Estate planning is about “what if?” Your plan should include designated backups or alternatives for all of the key players, including successor trustee and personal representative. Don’t simply assume that everyone you name to act in specific capacities will be willing or able to do so when the time comes. Life is pretty unpredictable, so the name of the game is to draft your estate plan to be able to weather uncertainty. By providing alternates, you give your plan additional strength and flexibility to continue to function if the unexpected happens.
Yes, we understand all of the reasons why this seems like a good idea. Please don’t do it without consulting an attorney. There are a ton of reasons why this is usually a bad idea:
- Please reference Mistake No. 6. Putting your child on the deed with a joint right of survivorship does avoid probate, but it is itself a taxable event and strips your child of the step up in basis that would shield him or her from capital gain taxes.
- If your adult child is on the deed, his or her creditors can come after your property to satisfy debts.
- If your adult child is going through a divorce or is involved in a lawsuit, your property is at risk.
- More capital gains trouble: if you decide to sell the home, you can use your primary residence capital gains exclusion ($250,000 for individuals and up to $500,000 for married couples) only on your fractional share. Each of your children may have a large long-term capital gains tax bill to be paid that could have been totally avoided if the house had still been titled in the name of your revocable trust.
Your estate plan needs to be suitable for your family. Yet, as reflected in state intestacy laws, “default” estate planning has a clear bias towards traditional families. For example, estate plans for married couples, especially online “do-it-yourself-kits” often follow the “all to spouse” model at the death of first spouse. However, as more and more families are becoming more complicated, including children from prior relationships, separate assets and other differences, often make that kind of an estate plan a poor fit.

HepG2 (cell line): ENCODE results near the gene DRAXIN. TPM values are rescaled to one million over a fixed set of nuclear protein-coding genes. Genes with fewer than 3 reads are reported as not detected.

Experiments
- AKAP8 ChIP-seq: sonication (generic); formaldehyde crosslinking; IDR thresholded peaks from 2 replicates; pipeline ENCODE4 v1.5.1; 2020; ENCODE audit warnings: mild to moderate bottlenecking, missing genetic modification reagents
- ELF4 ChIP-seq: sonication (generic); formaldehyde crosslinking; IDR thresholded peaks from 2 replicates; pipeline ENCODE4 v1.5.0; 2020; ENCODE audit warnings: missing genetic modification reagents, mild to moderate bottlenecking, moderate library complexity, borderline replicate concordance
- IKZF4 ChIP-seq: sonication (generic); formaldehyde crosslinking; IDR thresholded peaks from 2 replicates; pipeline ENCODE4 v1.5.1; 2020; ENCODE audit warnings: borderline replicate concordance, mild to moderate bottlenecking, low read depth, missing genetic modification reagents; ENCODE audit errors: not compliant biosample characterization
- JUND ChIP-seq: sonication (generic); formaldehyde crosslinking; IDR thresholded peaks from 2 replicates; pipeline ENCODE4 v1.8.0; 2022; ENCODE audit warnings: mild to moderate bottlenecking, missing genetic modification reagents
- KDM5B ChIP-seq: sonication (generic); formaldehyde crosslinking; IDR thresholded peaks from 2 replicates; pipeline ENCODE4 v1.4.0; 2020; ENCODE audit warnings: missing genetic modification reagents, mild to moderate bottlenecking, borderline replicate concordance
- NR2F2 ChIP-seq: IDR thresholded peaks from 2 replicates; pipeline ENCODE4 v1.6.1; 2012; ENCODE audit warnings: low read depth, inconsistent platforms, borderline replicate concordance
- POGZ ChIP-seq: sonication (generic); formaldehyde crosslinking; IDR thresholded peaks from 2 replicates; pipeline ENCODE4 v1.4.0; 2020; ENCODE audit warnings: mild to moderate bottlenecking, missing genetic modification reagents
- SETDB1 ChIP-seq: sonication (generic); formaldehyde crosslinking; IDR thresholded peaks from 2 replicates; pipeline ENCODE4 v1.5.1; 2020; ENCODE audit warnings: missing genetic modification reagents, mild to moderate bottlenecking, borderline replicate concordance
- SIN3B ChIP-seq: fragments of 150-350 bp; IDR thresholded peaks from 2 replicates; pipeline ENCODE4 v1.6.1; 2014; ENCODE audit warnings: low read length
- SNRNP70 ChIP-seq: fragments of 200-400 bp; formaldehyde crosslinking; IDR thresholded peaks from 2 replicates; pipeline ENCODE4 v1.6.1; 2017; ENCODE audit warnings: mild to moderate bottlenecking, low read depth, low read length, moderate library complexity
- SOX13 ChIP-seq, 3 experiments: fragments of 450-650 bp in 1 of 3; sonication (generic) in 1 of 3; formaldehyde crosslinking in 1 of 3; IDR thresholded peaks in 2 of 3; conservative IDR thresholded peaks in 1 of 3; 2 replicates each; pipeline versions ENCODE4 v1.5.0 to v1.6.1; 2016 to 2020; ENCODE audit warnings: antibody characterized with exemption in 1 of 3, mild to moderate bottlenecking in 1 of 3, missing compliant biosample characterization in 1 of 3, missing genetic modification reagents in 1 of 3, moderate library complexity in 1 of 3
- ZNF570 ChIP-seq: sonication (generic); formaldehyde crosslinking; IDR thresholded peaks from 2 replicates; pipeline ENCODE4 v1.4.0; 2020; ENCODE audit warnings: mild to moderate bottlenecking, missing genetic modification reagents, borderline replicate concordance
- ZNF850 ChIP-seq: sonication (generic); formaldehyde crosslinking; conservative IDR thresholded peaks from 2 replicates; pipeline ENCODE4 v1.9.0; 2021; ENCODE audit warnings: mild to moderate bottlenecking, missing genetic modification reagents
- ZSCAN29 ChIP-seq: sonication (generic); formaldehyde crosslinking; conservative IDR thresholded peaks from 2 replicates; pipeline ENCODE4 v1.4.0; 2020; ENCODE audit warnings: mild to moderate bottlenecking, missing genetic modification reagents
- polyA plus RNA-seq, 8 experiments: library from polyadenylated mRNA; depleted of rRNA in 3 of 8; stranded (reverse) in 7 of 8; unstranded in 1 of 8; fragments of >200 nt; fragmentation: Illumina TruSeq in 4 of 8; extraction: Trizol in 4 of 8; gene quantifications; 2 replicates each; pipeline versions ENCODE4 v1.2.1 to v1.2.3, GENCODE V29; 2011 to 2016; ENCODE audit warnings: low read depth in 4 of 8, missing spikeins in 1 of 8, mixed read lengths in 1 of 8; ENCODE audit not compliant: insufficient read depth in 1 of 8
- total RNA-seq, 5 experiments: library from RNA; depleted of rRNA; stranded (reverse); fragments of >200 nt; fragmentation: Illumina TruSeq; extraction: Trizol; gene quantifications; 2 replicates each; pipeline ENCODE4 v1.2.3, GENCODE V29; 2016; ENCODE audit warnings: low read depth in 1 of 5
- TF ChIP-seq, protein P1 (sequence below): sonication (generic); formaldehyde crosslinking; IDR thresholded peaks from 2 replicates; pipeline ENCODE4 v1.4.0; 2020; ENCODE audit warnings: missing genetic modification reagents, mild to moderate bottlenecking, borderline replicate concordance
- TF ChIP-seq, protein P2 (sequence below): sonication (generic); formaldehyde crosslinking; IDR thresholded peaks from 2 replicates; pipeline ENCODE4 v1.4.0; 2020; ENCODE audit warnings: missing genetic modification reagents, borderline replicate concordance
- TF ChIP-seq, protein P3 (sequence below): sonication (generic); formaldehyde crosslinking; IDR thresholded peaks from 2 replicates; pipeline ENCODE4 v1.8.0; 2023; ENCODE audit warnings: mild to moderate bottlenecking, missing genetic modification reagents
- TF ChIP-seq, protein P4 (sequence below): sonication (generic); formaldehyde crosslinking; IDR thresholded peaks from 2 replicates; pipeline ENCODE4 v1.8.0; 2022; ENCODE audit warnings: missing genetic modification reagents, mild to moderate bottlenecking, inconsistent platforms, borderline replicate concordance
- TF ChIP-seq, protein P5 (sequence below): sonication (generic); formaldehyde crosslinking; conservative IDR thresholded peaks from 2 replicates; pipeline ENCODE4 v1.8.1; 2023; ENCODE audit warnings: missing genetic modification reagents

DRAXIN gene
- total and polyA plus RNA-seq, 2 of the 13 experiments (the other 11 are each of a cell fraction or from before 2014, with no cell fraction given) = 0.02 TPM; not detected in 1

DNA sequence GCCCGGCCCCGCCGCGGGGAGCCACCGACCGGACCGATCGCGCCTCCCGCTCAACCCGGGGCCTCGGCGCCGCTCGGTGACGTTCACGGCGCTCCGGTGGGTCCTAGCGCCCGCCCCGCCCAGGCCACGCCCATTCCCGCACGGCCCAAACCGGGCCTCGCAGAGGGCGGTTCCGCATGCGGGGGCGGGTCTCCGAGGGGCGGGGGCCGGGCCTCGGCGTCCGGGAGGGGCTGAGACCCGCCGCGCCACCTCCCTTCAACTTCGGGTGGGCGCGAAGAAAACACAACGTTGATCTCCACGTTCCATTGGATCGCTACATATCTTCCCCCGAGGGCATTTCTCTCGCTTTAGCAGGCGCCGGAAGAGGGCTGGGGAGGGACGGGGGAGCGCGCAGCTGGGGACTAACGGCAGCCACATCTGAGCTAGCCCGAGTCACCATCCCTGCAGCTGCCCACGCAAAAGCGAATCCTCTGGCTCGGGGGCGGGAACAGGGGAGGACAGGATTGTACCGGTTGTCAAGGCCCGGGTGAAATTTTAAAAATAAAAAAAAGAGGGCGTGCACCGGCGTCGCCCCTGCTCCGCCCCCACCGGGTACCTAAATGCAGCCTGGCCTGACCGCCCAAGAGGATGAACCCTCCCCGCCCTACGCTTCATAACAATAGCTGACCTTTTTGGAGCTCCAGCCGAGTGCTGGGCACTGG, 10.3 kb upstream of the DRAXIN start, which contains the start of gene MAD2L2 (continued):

McGrannLAW has years of experience working with blended and non-traditional families. We can’t claim that we’ve seen it all, but our experience is both broad and deep enough to allow us to put together a plan as unique as your family is.
Riddle me this: what insurance company would ever pay out a $1,000,000 life insurance policy to a seven year old? Not a single one. Direct inheritances or payments to minors will cause the Court to appoint a guardian for the minor if no guardian is provided for in the estate plan. The court-appointed guardian may not be someone you would have picked.
The good news is that this is entirely controllable. Your estate plan should provide for exactly this type of situation: it should name guardians and/or custodians for any assets, should limit how the funds are used (if money is allocated for the care of the children, is it okay for the guardian to buy a BMW X5M with inheritance funds to drive around the children when a Honda Civic would do?), and under what conditions the minor children can receive their inheritance when they come of age.
If you’ve read this far, it should be abundantly clear that it is far easier to draft a well-intentioned mistake into an estate plan than it is to get it right. Yes, there are forms out there that you can download or purchase (LegalZoom is right here – provide link) that are cheaper than working with McGrannLAW or another estate planning professional. It’s been our experience that the seemingly benign errors made when modifying forms turn out to be far more costly than working with an excellent attorney.
As we have said elsewhere, we would be honored if you chose McGrannLAW to partner with you on this journey – but we encourage you to work with any competent attorney before resorting to LegalZoom or other DIY products. We are happy to provide a referral to another firm if for some reason you would prefer not to work with us.